Changing Harley FXDF for Sportster/Bonneville/Vmax Gen1

Discussion in 'Road Warriors' started by Tnbrit, Aug 1, 2013.

  1. Tnbrit

    Tnbrit Been here awhile

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    Hi,thinking of changeing my FXDF for a cheaper/bit lighter 2up capable bike.
    Thinking of Sportster 1200 Roadster,Bonneville SE/Gen 1 Vmax,as you might gather we like fairly old fashioned standard riding position bikes:D
    Any owned or have experience with any/all of these
    all comments welcome.
    Graham.
    #1
  2. Maineboarder88

    Maineboarder88 Been here awhile

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    Having had several Sportsters in my life--I vote no on a Sporty. Suspension sucks for solo riding, never mind two-up. Can't comment on your other two candidates.
    #2
  3. marksbonneville

    marksbonneville Been here awhile

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    Test ride them all first but in all honestly I'd keep what you have as its a great bike.
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  4. Randy

    Randy Long timer

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    While I can't disagree with that, and have no experience with the other two, I will say that my Sporty's suspension works just fine for solo riding. It's a 48 and the original suspension DID suck, as it came with the factory lowered suspension. I've since upgraded the shocks with factory shocks from the Roadster, and put Roadster damper rods in the forks to get the full length back. So, basically I now have the same suspension as the stock Roadster plus a set of Ricor Intiminators in the forks for improved damping.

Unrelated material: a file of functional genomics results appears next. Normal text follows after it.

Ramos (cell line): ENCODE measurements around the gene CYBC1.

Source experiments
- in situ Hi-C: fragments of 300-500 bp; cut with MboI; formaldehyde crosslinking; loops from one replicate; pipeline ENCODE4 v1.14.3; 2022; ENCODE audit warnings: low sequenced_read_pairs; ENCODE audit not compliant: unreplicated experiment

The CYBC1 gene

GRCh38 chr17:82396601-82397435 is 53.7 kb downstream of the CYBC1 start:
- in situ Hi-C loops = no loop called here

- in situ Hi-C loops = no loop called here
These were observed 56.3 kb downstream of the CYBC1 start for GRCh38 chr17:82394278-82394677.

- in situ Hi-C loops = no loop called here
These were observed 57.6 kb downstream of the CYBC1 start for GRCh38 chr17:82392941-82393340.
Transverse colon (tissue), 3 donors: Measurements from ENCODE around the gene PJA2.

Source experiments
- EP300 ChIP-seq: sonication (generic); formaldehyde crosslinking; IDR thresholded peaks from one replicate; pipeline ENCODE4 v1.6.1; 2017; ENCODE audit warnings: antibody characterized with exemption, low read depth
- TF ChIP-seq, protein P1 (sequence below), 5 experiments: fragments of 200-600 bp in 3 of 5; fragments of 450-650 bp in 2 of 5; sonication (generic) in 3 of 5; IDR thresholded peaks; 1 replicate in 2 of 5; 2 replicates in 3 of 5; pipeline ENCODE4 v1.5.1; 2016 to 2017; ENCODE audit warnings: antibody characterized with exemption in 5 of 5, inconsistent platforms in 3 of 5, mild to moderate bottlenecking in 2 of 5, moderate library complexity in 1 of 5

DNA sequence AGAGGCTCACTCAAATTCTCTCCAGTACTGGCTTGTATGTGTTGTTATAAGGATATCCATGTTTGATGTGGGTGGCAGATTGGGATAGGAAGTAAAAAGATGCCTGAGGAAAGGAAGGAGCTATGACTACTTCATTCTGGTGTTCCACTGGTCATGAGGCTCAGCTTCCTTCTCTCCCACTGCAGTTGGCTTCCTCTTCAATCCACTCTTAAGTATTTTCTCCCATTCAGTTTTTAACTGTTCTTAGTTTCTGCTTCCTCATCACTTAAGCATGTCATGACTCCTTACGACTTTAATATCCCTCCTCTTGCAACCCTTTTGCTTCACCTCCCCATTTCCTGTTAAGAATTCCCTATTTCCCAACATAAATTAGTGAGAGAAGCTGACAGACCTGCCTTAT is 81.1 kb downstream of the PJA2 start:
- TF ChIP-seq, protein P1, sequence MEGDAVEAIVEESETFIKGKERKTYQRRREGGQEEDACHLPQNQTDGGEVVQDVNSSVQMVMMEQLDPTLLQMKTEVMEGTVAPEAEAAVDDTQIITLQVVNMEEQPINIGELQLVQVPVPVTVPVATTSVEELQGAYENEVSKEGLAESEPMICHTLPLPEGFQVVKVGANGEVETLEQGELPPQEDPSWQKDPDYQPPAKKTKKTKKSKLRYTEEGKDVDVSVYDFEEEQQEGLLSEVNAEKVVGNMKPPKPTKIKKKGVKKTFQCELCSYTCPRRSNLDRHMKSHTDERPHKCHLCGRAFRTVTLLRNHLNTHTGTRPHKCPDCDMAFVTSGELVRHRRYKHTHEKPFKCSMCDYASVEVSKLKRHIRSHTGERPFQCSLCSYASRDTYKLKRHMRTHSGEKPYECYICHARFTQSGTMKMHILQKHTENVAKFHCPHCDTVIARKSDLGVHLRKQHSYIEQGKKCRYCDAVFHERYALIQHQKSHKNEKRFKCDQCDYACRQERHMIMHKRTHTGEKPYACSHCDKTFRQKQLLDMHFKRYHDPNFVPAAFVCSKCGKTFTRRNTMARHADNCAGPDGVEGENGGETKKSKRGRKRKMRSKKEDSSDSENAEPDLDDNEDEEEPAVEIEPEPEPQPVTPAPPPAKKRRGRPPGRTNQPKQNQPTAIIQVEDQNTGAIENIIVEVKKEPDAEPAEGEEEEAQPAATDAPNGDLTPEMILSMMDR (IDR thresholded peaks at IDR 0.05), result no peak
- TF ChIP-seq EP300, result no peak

I just did a little back road trip this past Sunday over the Cheaha Mountain (220+ miles round trip) and surprisingly had no complaints with the suspension at all. :D BUT, I am light weight and only ride solo.

    I guess what I'm trying to say is, I wouldn't let suspension keep me off a bike that I otherwise liked and wanted. Stock suspensions suck on a lot of bikes and is a pretty common upgrade. I've seen several nice, low mileage Roadsters listed around the 5K mark in the last few months. If you don't mind spending a little money, you can upgrade the stock Sporty's suspension to be better than that found on either of the other bikes mentioned.

    I'd think that the Sporty trumps the Triumph in dealer network, and both other bikes in aftermarket support. Tons of seats, racks, backrests, luggage, etc, are available for the Sportsters, so you can set one up to suit your individual needs pretty easily. Parts are easy to find and readily available too, and the maintenance is simple as could be.

    It really just depends on which bike floats your boat more. The main thing is to just enjoy whatever you pick.
    #4
  5. Matchanu

    Matchanu Been here awhile

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    The "Fat Bob" is an excellent bike for two up riding. Why the change?
    #5
  6. KingOfFleece

    KingOfFleece SplitWeight(tm) waterproof seat covers

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    Not being a smart guy-you don't need a big network for Bonnies. The 865 is a bulletproof as they come. The Bonnie is quite easy to maintain by the owner.
    #6
  7. Tnbrit

    Tnbrit Been here awhile

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    Guys,thanks for the replies,maybe after MarksBonneville comments(which I totaly agree with) i should give a bit more info.
    Our FXDF is kept in the USA & we(wife & I)use it for Vacation riding,we've been doing this for over 12yrs. & have had 4 different bikes in that time.
    We're now retired & getting older i'm 67 & the boss is not getting younger:D,hence the trips are less frequent(mainly due to funds)& are probably only going to be 1 trip a year of 3 weeks duration in the future(used to be 3 or 4 a year).
    So a bike with less cash tied up looks better value,& i could put any cash I retain from a deal into financing more trips.plus a reduction in weight makes sense as we get older.
    Any more comments on the bikes very much appreciated
    Cheers
    #7
  8. Randy

    Randy Long timer